For quality control (QC) purposes, two Centre d’Etude du Polymorphisme Humain (CEPH) DNA standards were included in each 96 well plate, and two blind duplicate samples were used per plate. Genotype submission to the analysis database required 100% matching QC genotypes within and across plates and at least 95% genotyping efficiency. All genotypes were in Hardy-Weinberg equilibrium. Mendelian inconsistencies were checked and resolved.
Analyses compared the following myopic refractive error phenotypes: 1) high myopia (≤-5.00 D), 2) mild to moderate myopia (-0.50 to -5.00 D), 3) any myopia (≤-0.50 D), and 4) extreme high myopia (as defined in Han et al. ; ≤-10.00 D) versus emmetropia. Phenotypes were based either on sphere (SPH) or spherical equivalent (SE=sphere + [cylinder/2]). The family-based pedigree disequilibrium test (PDT) , genotypic PDT (genoPDT) , and the association test in the presence of linkage (APL) were performed for each myopic phenotype state . The number of affected and unaffected subjects for each classification is described in detail in Table 1. Table 2 provides clinical information of the different myopic phenotypes.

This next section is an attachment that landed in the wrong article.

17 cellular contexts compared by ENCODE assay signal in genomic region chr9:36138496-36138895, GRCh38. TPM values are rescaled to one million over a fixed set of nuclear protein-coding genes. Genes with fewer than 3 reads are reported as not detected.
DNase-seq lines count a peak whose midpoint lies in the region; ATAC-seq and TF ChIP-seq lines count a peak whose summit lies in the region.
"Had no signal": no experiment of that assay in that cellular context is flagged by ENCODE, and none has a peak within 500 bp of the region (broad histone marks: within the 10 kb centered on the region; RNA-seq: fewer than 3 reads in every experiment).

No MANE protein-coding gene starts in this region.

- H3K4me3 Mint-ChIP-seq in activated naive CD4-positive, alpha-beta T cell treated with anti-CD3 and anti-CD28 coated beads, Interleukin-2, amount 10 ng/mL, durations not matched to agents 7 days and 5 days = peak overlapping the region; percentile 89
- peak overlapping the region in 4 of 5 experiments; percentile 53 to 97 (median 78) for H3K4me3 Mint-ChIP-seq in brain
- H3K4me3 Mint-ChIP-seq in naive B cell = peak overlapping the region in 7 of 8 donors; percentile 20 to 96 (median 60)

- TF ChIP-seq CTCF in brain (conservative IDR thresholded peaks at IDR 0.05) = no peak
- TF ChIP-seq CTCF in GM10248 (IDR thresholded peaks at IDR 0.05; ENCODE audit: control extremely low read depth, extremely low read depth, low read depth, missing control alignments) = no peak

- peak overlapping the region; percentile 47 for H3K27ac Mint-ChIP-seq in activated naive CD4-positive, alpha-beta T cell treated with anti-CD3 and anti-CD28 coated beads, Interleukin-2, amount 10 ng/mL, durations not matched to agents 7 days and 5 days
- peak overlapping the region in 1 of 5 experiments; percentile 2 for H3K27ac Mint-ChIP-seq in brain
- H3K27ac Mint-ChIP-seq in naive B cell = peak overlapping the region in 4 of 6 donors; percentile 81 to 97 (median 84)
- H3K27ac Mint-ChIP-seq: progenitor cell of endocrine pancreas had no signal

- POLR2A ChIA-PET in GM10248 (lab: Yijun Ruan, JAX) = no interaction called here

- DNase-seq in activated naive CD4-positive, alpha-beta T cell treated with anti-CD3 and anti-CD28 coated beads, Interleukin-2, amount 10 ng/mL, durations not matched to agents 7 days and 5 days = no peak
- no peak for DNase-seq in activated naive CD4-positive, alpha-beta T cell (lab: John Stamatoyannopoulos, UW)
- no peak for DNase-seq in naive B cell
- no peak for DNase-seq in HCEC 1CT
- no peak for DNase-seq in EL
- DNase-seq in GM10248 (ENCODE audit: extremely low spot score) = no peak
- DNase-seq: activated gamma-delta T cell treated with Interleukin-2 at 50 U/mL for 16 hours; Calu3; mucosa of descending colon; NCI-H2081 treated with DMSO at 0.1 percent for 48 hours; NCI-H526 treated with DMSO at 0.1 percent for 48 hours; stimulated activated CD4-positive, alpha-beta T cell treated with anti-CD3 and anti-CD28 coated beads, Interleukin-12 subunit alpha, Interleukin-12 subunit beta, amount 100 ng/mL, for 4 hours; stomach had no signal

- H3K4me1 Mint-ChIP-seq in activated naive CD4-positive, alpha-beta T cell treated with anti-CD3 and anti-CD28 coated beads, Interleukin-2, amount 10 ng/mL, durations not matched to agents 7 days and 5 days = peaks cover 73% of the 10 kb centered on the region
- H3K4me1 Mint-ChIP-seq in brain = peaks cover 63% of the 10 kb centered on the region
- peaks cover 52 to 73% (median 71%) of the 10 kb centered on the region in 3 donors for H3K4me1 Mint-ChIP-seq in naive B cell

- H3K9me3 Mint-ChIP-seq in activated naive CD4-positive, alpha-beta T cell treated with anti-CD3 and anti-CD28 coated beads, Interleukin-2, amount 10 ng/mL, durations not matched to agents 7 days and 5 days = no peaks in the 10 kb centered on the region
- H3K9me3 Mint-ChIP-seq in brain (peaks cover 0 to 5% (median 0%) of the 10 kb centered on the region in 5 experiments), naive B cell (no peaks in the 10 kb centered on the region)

Statistical significance for PDT, genotypic PDT and APL tests was defined as a p-value ≤0.05 with subsequent Bonferroni correction for multiple testing (=0.05/number of markers tested), 0.0125 for HGF and 0.008 for C-MET. Two and three-marker sliding window for haplotype association tests were performed using APL. For the global test statistic generated by haplotype association testing, a p-value of ≤0.01 (0.05/number of haplotype windows) was considered statistically significant. Statistical significance for individual haplotype association testing was defined as a p-value ≤0.007 for three loci (0.05/maximum number of haplotypes for each group of loci) and ≤0.0125 for two loci.
The HGF results are categorized by myopic refractive error definition in the following section. Table 3 summarizes the APL and PDT analyses for HGF SNPs. Table 4 depicts the APL and PDT analyses for the C-MET SNPs.